VATICAN CITY (CNS) — Whether or not they are practicing Catholics, young people need to know that they belong to and are welcome in the church, the superior general of the Salesians told the Synod of Bishops.

Young men and women “must hear us say that we love them and that we want to walk along the path of life and faith together with them,” Salesian Father Angel Fernandez Artime told the synod members Oct. 17.

“They need to feel that we neither want to run their lives nor dictate how they should live but rather that we want to share with them the best that we have, which is our Lord Jesus Christ,” Father Fernandez said.


The Salesian superior general began his talk by recalling a couple he met after leaving the synod hall several days earlier. The young couple, he said, politely asked him, “Why there were people with colored sashes walking around with something on their heads.”

Realizing that they knew little to nothing about the church or its bishops, Father Fernandez explained to them what the Synod of Bishops was and why Pope Francis called a meeting to discuss young people, the faith and vocational discernment.

The couple also asked him if they could “meet the pope because they really wanted to get to know him. They told me that they felt that he was ‘a good man for everyone.'”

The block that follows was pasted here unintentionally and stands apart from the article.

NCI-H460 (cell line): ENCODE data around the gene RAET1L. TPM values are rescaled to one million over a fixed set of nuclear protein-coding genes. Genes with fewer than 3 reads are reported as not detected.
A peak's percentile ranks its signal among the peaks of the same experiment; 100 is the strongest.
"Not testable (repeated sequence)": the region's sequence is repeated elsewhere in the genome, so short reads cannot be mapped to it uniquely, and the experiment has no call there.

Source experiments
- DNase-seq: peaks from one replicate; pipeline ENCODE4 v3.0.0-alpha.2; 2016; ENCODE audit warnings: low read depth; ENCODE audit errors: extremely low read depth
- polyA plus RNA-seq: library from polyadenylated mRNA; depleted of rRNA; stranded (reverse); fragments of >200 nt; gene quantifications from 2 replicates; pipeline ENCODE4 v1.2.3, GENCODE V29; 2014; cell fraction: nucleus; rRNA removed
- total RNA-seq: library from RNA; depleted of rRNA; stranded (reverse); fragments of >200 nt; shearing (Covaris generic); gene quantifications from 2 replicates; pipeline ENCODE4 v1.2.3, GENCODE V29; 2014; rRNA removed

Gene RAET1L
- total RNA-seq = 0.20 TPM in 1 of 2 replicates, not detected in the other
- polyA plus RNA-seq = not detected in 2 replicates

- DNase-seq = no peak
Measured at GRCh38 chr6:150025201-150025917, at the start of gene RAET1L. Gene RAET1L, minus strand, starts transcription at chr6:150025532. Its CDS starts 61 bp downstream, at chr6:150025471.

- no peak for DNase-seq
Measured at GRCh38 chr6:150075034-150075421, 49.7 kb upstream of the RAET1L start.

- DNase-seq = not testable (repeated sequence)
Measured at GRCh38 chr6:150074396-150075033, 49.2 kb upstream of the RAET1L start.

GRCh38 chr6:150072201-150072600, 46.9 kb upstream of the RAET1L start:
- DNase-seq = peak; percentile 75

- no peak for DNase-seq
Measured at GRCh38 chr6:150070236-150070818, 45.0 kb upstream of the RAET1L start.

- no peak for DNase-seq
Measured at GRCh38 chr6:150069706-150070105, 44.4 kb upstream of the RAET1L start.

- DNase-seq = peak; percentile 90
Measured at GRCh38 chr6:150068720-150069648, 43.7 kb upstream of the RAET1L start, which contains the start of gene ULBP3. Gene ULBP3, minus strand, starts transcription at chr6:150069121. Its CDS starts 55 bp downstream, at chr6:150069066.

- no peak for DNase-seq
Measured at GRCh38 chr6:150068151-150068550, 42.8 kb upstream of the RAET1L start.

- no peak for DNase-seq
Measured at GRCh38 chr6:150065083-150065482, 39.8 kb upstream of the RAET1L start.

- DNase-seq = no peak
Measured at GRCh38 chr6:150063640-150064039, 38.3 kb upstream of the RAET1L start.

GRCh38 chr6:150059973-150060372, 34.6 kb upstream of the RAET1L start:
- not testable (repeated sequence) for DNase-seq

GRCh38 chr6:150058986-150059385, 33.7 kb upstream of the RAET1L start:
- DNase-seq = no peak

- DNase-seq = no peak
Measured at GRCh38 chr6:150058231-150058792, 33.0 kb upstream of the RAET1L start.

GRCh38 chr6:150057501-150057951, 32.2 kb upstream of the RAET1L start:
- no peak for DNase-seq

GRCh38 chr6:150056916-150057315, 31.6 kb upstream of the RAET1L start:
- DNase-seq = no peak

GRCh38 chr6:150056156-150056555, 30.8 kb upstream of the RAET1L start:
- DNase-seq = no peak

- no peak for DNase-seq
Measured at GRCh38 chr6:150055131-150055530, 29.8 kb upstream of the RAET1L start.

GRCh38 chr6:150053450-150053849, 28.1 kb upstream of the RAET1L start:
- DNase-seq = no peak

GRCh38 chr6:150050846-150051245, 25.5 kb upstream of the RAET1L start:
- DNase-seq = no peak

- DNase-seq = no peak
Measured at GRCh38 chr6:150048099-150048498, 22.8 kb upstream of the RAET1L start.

“And in my heart, this conviction resounded: These, too, are ours!” Father Fernandez exclaimed. “All young people are ours. There are no young people inside or outside. I believe that we must transmit this to the world: that the church and its shepherds feel that the young people of the world belong with them because no one should feel excluded.”

The message of welcome and inclusion, he said, must extend to young migrants who often face “rejection, fear, intolerance and xenophobia” in the countries where they live.

Young people, he added, should feel that the church is there for them “if they want us to be” and that it shares in their joys and hopes, their happiness, their sorrows and tears, their confusion or search for meaning, their vocation, their present and future.”

“Perhaps we may not achieve an excellent orthodoxy or orthopraxis,” Father Fernandez said, “but they will feel — through our poor mediation — that Jesus loves them and always welcomes them. Then it will all be worth it.”